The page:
-OR-

On the other hand, There's a used game store in town where I live, but the location is awful and the store looks like it could use heavy renovation. The guy who owns it is pretty nice from what I've heard, but I'd like to possibly help out a small business so it can flesh out and become a store that people love to come to.

Don't be a josh.
 

Phyeir

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With a large bank account that can absorb years of losses for a passion project.

A classic game store just opened in a mall near me. Loose Genesis was priced at $80 for a console with controller and hook ups. No lie. That stuff will still be there if I go back in 3 months and the store is still there.
 

cdamm

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real advice: carve out a unique niche so people come to you for something special.

real talk: stay the hell out of my niche.
 

Phyeir

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territory.gif
 

coreykun667

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Welp, there goes one of my dreams.

As a classic store, you would have to offer unique services.
It would be awesome to have a local modder for sound, video, and repairs.

That's also a major part of why I wanted to have a shop. I'm currently unaware of places in Central/Northern California that mod consoles other than new stuff. Since people are realizing that they want better video quality, I'd think it'd be safe to say that there's a niche that could possibly sell, but I don't know. Of course on the other hand if I sold games, I wouldn't install modchips for backups. I don't want to kill sales. Refurbishing consoles usually breathes new life into the aged systems. I imagine people would also want cartridges to be cleaned and have the batteries replaced. In fact, I'd be better off just having a repair shop...
 

neo_X7

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I like how these stores always start out great, able to find rare and great condition retro items at dirt cheap prices. Then everybody finds out about the store and buys their good stock up and sooner or later they are left with crap sports games and a bunch of over priced poor condition Genesis and SNES games. And why is it none of these stores ever have any Saturn stuff?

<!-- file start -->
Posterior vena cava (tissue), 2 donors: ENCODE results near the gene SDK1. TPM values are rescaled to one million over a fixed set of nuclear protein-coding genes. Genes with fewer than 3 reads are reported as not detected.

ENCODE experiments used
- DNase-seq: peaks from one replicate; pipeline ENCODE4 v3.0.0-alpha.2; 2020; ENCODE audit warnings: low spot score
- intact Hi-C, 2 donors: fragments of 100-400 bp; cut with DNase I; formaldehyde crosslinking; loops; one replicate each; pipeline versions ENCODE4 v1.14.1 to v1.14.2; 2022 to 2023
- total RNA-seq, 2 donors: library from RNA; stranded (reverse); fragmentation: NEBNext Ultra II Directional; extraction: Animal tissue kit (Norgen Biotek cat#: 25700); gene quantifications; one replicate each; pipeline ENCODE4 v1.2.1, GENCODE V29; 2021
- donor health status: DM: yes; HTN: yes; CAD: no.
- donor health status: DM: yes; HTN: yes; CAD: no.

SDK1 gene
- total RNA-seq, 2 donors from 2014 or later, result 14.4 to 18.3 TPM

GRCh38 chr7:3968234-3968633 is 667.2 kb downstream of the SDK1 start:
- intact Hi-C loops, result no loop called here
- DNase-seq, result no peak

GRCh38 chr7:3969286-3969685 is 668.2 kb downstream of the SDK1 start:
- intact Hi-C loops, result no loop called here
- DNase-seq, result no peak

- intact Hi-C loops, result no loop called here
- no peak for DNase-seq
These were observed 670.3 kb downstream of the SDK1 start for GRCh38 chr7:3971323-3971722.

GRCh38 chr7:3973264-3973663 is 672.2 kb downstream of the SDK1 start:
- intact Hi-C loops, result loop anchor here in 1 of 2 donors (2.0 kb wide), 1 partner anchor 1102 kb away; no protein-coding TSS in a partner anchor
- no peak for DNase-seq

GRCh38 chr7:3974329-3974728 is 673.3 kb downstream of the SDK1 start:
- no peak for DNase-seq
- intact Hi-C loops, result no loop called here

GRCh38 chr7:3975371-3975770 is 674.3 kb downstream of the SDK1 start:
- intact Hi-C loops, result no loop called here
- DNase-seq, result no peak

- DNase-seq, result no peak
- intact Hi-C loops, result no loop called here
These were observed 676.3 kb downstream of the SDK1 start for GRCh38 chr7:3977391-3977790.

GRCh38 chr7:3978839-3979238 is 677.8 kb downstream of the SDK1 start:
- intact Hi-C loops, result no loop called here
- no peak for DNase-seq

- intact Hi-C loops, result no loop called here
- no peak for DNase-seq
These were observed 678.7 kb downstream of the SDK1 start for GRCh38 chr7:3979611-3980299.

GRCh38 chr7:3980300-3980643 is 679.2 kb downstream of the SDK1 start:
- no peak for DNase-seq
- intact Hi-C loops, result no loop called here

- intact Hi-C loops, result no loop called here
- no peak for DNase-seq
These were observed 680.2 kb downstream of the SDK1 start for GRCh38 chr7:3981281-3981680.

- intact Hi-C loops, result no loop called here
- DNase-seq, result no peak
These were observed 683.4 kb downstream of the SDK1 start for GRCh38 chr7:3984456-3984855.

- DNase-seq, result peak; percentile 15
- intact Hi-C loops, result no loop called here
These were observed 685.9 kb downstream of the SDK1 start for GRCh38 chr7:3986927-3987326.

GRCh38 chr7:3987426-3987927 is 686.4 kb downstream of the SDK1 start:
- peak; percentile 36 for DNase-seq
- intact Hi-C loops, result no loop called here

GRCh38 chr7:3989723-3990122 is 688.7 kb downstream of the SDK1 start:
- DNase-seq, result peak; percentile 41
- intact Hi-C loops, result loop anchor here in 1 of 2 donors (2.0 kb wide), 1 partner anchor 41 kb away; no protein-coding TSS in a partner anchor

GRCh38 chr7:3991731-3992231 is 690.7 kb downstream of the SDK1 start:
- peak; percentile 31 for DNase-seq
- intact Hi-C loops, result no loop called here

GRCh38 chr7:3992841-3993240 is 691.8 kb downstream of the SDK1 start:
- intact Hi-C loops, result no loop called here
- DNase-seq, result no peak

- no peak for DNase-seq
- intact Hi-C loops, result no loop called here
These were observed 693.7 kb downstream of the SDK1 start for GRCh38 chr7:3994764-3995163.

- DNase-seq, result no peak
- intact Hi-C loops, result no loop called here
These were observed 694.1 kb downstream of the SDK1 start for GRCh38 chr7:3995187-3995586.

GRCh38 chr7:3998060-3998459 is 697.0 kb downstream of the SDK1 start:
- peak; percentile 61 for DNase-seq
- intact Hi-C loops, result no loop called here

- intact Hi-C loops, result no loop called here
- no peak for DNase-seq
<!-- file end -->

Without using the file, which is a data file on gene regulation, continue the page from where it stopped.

cdamm

Trust the French?
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And why is it none of these stores ever have any Saturn stuff?

because it is (saturn and snes in particular) stupidly expensive. and when a shop even makes an agressive shop buy price the owner scoffs and demands full retail.

i have passed on many a lot from my customers because they come to me wanting cash, but demand it at a price that i could not make money on.
 

coreykun667

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I like how these stores always start out great, able to find rare and great condition retro items at dirt cheap prices. Then everybody finds out about the store and buys their good stock up and sooner or later they are left with crap sports games and a bunch of over priced poor condition Genesis and SNES games. And why is it none of these stores ever have any Saturn stuff?

That's how thrift stores around here used to be. I found a complete in box Genesis model 2 in the original box plus some Genny games thrown in and a mint Zelda 2 last year when one of em fist opened. Now all I see are sports, racing, and those awful singing games.
 

IcBlUsCrN

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i know someone who opened up a retro shop a while ago and a few years ago opened up a second shop. Doing pretty well for himself. 98% used stuff but carries the big new releases. from what i gather his success was sell at ebay prices and buy at less then half for store credit and even less for cash. people will pay for convenience. location is the big key. it does not have to be pretty but near a college has great benefits. The other key is the start up collection you need to have many copies of games like mario/ pokemon and for all systems you can buy a bunch of game lots from ebay. repairs are good money and bring new people in but its a hassle to do yourself.
 

SNKorSWM

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Give it enough time, and the stuff left on the shelves will be almost all Madden.
 

BigFred

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Personally, I wouldn't consider any shop. Even if you plan on being there every day, you'll wear yourself out. If not you'll soon grow a dislike of your staff. Being a business owner blows ass and it's a lot of hard never-ending work. But maybe things are different in the US.
 

Late

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Torch it and commit insurance fraud.